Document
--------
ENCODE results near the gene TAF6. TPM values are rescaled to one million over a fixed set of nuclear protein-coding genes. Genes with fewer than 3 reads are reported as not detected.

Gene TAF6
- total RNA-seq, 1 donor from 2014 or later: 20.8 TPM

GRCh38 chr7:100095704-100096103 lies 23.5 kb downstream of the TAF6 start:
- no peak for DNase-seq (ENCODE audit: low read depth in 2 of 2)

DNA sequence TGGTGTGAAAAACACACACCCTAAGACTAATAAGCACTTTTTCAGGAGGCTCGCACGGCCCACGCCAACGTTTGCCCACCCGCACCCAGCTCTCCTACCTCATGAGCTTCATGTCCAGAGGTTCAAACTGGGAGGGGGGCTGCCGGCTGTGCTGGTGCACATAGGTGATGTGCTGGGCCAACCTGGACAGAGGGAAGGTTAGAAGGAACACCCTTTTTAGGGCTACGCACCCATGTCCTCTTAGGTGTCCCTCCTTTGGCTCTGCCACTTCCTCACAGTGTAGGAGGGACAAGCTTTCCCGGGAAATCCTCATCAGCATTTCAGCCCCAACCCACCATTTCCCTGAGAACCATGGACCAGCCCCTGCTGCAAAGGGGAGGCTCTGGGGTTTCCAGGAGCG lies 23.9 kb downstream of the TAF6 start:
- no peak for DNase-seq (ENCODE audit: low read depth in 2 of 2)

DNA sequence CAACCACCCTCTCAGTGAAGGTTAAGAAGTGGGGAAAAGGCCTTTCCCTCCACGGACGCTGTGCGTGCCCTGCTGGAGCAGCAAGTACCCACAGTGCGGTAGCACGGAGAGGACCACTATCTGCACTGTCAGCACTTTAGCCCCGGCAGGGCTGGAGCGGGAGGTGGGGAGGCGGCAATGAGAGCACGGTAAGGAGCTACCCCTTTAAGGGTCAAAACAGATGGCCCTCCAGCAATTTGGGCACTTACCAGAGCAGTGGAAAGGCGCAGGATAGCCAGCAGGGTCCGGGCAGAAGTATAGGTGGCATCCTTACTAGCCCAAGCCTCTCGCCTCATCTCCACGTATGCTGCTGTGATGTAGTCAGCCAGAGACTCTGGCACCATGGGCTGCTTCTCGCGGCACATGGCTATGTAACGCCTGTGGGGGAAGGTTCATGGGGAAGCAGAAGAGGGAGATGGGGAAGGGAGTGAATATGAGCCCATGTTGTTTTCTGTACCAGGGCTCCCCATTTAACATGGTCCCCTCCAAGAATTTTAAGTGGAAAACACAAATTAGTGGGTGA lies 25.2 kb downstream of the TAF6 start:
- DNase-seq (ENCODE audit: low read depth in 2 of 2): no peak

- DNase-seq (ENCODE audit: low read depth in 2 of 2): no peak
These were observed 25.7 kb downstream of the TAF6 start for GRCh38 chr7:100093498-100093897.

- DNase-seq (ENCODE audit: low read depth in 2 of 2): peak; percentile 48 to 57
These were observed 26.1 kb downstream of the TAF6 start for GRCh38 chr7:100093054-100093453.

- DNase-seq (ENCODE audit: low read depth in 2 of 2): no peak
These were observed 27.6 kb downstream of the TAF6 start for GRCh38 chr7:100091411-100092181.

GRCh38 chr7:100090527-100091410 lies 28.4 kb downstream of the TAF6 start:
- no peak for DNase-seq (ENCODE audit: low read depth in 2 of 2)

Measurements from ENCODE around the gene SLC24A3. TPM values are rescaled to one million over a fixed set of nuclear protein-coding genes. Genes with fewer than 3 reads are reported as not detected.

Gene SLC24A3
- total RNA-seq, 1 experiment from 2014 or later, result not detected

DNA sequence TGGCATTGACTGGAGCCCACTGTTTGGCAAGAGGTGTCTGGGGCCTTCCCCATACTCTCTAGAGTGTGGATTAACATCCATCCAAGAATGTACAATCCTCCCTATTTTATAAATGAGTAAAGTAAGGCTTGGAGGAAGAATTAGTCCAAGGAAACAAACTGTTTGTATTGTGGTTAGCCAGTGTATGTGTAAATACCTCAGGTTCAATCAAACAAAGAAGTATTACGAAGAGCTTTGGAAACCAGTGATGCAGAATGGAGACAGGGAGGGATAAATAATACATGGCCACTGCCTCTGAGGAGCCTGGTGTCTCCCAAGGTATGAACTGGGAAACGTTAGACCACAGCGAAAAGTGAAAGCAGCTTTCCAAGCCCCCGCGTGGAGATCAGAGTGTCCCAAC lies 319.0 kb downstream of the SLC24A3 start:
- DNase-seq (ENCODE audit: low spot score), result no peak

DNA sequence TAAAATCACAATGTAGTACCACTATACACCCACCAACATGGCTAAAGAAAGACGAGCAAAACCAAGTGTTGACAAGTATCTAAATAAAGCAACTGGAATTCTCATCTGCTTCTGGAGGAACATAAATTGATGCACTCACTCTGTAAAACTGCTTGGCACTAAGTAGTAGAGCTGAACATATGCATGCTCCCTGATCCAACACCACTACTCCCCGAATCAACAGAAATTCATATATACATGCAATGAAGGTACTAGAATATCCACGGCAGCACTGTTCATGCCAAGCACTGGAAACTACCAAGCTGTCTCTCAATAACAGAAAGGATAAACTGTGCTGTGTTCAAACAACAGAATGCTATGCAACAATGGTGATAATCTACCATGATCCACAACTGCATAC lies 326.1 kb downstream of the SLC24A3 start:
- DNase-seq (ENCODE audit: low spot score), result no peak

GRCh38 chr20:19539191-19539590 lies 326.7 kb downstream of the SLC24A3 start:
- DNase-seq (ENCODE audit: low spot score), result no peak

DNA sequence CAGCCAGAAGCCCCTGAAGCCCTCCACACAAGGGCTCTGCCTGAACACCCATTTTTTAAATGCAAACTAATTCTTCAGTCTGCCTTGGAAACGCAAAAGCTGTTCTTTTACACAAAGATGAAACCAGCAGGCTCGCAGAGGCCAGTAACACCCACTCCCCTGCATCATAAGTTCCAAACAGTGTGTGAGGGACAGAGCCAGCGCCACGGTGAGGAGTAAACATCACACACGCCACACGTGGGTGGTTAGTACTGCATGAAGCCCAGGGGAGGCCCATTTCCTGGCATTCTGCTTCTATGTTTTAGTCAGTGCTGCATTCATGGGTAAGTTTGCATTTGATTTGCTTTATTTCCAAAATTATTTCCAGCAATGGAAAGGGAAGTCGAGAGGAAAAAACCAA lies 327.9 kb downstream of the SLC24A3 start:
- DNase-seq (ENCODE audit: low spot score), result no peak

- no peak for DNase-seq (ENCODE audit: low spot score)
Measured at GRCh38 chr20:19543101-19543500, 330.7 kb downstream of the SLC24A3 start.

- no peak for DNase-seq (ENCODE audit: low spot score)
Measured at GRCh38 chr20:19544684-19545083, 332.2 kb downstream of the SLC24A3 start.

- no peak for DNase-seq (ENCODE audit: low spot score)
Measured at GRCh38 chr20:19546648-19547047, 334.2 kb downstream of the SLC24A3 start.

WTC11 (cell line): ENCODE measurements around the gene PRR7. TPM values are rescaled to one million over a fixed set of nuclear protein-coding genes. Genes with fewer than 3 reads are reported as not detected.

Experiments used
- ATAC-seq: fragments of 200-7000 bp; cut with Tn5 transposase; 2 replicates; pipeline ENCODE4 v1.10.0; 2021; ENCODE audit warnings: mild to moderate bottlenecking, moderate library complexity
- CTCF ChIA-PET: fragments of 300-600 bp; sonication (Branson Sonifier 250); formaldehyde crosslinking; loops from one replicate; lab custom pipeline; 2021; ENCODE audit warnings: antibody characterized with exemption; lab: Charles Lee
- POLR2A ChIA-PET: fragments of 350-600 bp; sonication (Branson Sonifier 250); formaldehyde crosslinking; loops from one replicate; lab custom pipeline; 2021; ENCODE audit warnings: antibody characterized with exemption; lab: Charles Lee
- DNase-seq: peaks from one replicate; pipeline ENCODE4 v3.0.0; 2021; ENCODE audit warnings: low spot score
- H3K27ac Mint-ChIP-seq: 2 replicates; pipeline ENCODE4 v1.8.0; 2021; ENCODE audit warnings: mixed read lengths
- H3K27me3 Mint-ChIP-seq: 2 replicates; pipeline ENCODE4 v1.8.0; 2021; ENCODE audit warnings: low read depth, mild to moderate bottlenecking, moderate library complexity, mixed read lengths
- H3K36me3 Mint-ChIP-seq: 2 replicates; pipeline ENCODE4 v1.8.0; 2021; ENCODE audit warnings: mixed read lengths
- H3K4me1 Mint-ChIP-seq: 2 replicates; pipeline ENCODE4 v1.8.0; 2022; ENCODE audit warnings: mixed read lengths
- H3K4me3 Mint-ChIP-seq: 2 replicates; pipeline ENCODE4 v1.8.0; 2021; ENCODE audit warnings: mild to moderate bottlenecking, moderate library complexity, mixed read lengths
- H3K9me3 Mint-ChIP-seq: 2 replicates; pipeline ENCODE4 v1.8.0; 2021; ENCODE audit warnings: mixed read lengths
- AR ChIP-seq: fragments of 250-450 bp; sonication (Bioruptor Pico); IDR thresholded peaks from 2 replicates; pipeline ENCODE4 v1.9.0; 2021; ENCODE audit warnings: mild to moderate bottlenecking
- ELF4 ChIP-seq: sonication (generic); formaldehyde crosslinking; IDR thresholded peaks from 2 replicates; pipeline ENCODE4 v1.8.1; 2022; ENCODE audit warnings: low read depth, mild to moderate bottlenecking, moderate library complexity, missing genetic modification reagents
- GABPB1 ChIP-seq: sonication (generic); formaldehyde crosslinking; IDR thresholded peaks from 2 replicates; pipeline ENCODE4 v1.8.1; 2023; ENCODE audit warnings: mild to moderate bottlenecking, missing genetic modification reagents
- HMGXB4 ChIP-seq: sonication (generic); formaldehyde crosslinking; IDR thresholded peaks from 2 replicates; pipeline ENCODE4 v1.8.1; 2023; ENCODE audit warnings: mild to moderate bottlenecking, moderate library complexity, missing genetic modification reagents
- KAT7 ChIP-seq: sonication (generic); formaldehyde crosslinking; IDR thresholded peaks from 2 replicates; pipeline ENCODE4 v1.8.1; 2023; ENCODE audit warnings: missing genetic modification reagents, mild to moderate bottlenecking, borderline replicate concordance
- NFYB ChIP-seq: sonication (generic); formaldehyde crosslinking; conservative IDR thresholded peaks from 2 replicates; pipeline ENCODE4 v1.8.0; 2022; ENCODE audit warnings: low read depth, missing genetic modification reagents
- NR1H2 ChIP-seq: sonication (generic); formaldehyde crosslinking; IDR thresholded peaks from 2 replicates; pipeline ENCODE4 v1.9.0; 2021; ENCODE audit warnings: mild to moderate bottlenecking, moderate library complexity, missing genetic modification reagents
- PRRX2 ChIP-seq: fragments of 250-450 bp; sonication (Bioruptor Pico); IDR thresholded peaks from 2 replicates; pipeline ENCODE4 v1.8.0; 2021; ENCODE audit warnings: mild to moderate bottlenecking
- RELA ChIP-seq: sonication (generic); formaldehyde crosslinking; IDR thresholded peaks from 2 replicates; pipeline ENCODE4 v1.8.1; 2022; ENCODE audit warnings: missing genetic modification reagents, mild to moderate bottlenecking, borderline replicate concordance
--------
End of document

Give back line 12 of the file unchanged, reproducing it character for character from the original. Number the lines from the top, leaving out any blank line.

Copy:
- DNase-seq (ENCODE audit: low read depth in 2 of 2): peak; percentile 48 to 57